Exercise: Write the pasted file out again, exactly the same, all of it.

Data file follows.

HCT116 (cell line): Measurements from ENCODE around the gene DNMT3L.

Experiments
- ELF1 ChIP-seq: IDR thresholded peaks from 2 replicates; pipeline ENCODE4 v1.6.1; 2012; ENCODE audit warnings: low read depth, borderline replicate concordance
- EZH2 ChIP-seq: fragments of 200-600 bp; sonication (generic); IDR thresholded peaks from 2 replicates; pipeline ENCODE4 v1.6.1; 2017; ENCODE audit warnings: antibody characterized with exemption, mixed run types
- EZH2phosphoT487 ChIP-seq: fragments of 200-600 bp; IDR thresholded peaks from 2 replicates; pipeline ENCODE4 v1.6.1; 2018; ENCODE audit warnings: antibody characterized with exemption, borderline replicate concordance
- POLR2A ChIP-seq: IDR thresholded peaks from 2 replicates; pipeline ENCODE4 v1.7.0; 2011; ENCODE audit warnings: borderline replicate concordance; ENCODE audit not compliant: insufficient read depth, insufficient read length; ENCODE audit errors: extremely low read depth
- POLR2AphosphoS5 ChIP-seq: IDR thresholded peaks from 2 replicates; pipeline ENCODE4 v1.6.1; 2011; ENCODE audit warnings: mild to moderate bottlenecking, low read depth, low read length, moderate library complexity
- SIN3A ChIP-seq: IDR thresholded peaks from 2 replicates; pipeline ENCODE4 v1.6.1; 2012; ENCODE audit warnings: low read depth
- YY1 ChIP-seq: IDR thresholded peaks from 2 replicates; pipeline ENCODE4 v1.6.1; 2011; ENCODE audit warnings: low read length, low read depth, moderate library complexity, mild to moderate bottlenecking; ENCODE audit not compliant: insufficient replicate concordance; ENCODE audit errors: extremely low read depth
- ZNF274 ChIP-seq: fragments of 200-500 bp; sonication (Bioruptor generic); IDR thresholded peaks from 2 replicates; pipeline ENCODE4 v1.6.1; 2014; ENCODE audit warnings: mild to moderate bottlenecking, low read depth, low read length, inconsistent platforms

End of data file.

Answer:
HCT116 (cell line): Measurements from ENCODE around the gene DNMT3L.

Experiments
- ELF1 ChIP-seq: IDR thresholded peaks from 2 replicates; pipeline ENCODE4 v1.6.1; 2012; ENCODE audit warnings: low read depth, borderline replicate concordance
- EZH2 ChIP-seq: fragments of 200-600 bp; sonication (generic); IDR thresholded peaks from 2 replicates; pipeline ENCODE4 v1.6.1; 2017; ENCODE audit warnings: antibody characterized with exemption, mixed run types
- EZH2phosphoT487 ChIP-seq: fragments of 200-600 bp; IDR thresholded peaks from 2 replicates; pipeline ENCODE4 v1.6.1; 2018; ENCODE audit warnings: antibody characterized with exemption, borderline replicate concordance
- POLR2A ChIP-seq: IDR thresholded peaks from 2 replicates; pipeline ENCODE4 v1.7.0; 2011; ENCODE audit warnings: borderline replicate concordance; ENCODE audit not compliant: insufficient read depth, insufficient read length; ENCODE audit errors: extremely low read depth
- POLR2AphosphoS5 ChIP-seq: IDR thresholded peaks from 2 replicates; pipeline ENCODE4 v1.6.1; 2011; ENCODE audit warnings: mild to moderate bottlenecking, low read depth, low read length, moderate library complexity
- SIN3A ChIP-seq: IDR thresholded peaks from 2 replicates; pipeline ENCODE4 v1.6.1; 2012; ENCODE audit warnings: low read depth
- YY1 ChIP-seq: IDR thresholded peaks from 2 replicates; pipeline ENCODE4 v1.6.1; 2011; ENCODE audit warnings: low read length, low read depth, moderate library complexity, mild to moderate bottlenecking; ENCODE audit not compliant: insufficient replicate concordance; ENCODE audit errors: extremely low read depth
- ZNF274 ChIP-seq: fragments of 200-500 bp; sonication (Bioruptor generic); IDR thresholded peaks from 2 replicates; pipeline ENCODE4 v1.6.1; 2014; ENCODE audit warnings: mild to moderate bottlenecking, low read depth, low read length, inconsistent platforms